take bold, sometimes politically risky, decisions to bring about the change that
is needed. We should not shy away from this task but rather embrace it. We
are best placed to succeed, because progressive politics is about changing
things for the better rather than settling for the status quo.

Being in touch

Successful progressive change depends not only on having the right values
and the guts to see change through, but an understanding of what is wanted
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and needed. The early Fabians' success did not come as a result of simply
dreaming up good ideas. Rather these ideas came from an understanding of
the sometimes grim reality of life at the time. Charles Booth's detailed studies
of life in London informed Fabians' thinking, while Clement Attlee’s politics
were influenced by his experiences as a social worker in East London. Linked
to this is the need to renew our democracy - electing the House of Lords and
giving more scope for people to control their local community.

Those in power are often afraid of change because they fear a backlash to
anything too radical. The way to avoid this is to be in touch with what people
are thinking by getting out on the doorstep and into communities, so that new
policies are based not only on remote theory but also practical reality.
Keeping in touch is not always glamorous, but it can be rewarding because
that is how you get the right policies for a better, fairer world.

To help with keeping in touch all parts of the Labour movement, including the
Fabians, must look at how they can open up and reduce barriers to entry for
those we want to engage – just as Barack Obama has done with his
‘movement for change’. Not least in the case of the Fabians this means
finding ways for members to take part – wherever they live in the country –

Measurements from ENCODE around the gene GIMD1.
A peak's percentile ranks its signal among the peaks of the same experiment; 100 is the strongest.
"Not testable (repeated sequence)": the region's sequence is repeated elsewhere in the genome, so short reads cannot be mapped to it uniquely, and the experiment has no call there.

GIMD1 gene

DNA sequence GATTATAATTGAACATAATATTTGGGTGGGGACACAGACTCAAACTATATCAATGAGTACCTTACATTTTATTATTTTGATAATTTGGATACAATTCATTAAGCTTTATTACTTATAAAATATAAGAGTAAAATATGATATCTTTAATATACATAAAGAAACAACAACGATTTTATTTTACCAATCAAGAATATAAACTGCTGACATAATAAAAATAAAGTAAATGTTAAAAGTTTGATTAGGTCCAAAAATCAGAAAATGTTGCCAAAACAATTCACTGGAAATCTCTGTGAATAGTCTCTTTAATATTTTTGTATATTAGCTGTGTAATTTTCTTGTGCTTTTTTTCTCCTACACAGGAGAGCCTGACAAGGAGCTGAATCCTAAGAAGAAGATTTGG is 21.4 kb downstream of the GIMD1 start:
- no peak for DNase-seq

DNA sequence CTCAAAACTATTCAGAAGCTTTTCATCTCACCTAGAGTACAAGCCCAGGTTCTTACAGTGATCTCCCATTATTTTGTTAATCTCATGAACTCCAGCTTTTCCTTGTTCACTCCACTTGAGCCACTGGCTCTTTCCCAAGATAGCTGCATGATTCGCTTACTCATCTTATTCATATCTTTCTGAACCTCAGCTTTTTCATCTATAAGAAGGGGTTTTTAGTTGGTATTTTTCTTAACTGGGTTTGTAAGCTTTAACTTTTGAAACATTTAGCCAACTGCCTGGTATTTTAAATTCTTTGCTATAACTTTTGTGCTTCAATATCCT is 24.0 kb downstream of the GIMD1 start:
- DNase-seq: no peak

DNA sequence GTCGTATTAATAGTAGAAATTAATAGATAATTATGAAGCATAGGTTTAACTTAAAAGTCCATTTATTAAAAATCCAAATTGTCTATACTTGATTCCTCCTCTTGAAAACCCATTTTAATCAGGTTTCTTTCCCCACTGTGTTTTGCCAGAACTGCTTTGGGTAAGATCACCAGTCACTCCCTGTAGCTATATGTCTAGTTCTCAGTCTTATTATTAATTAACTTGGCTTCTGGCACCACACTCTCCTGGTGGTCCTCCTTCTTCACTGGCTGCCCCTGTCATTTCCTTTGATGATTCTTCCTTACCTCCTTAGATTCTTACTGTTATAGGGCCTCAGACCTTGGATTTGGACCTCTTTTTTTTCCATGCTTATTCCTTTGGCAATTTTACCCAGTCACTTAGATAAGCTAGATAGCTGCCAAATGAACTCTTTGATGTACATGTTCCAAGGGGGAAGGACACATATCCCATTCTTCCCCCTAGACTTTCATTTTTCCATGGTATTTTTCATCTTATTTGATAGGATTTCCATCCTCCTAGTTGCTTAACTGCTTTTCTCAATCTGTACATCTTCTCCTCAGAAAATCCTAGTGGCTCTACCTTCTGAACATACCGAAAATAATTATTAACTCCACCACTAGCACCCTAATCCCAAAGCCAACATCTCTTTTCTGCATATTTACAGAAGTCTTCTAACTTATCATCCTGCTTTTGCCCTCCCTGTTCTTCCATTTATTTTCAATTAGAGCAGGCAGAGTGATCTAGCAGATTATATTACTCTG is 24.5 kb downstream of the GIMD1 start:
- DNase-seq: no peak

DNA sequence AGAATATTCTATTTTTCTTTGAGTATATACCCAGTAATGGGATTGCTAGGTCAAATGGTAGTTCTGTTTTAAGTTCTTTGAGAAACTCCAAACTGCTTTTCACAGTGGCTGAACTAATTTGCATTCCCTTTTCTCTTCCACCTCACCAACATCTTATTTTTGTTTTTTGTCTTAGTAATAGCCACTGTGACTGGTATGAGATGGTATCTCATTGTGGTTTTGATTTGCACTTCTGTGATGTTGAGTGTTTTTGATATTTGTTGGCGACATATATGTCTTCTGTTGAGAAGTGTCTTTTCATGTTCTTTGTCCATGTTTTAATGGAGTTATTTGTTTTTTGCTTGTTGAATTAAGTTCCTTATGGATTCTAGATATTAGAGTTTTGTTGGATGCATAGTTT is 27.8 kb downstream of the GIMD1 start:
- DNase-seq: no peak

beyond reading pamphlets and attending debates. Unlike other organisations,
the Fabian Society has a significant and committed membership that with the
right support can make an even greater contribution to the Labour movement.
There need to be clearer and more open ways for members to develop and
collaborate on ideas through the Fabian Review, publications and the website.
Local Fabian societies should also be given more support and
encouragement to build links with local charity and community groups, as well
as open up their activities to a wider group of people beyond already engaged
Labour Party members. Another idea might be for local societies to be
encouraged to base their policy discussions and speaker meetings explicitly
on the issues that have been coming up on the doorstep in local canvassing
sessions – with meetings open to the public.

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The future

In pushing for a fair, radical and in-touch agenda we must ensure that the
Fabians do not only produce ideas but that we also push for those ideas to
become action. That means going beyond seminars and discussion groups
alone, and allowing more scope for the ideas and energies of members to
drive the work of the Fabians. It will also mean reaching out to build stronger
links with others in the labour movement including the Trade Unions, Co-
operative movement, fellow Socialist Societies, Compass and Progress.
Learning from the Fabians' venerable history and contribution to the labour
movement shows how this can be done. If we want progressive change in the
future to be driven by the Fabians we must be a movement, not just a think
tank.

Omar Salem is a member of the Fabian Society. He writes in a personal


capacity.

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References

Collins, P, and Reeves, R. (2008) Liberalise or die, Prospect. Available at:


http://www.prospect-magazine.co.uk/article_details.php?id=10177.

Crosland, C.A.R. (1956) The Future of Socialism, Jonathan Cape, London


(Reprinted 2006).

Katwala, S. (2008) The Fabian tradition is a source of fresh ideas, not a


poisoned well, The Guardian: available at
http://www.guardian.co.uk/commentisfree/2008/may/29/labour.gordonbrown.

Levenson, E, Lodge, G, and Rosen, R. (eds) Fabian Thinkers: 120 years of


radical thought, Fabian Society.

Radice, G. (1992) Southern Discomfort, Fabian Society.

Shaw, G.B, and Wilshire, G. (eds) (1889) Fabian Essays in Socialism, Fabian
Society (reprinted 1891). Available at
http://www.econlib.org/library/YPDBooks/Shaw/shwFStoc.html.

Simkin, J. Matchgirls strike, Spartacus Educational: available at


http://www.spartacus.schoolnet.co.uk/TUmatchgirls.htm (accessed 18
September 2008).

The Match Workers Strike Fund Register, TUC History Online: available at
http://www.unionhistory.info/matchworkers/matchworkers.php (accessed 18
September 2008) extracted from Charlton, J. (1999) It just went like tinder; the
mass movement and New Unionism in Britain 1889: a socialist history,
Redwords.

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Contact

Omar Salem can be contacted at omarsalem[at]gmail.com or on 0774 761


0243.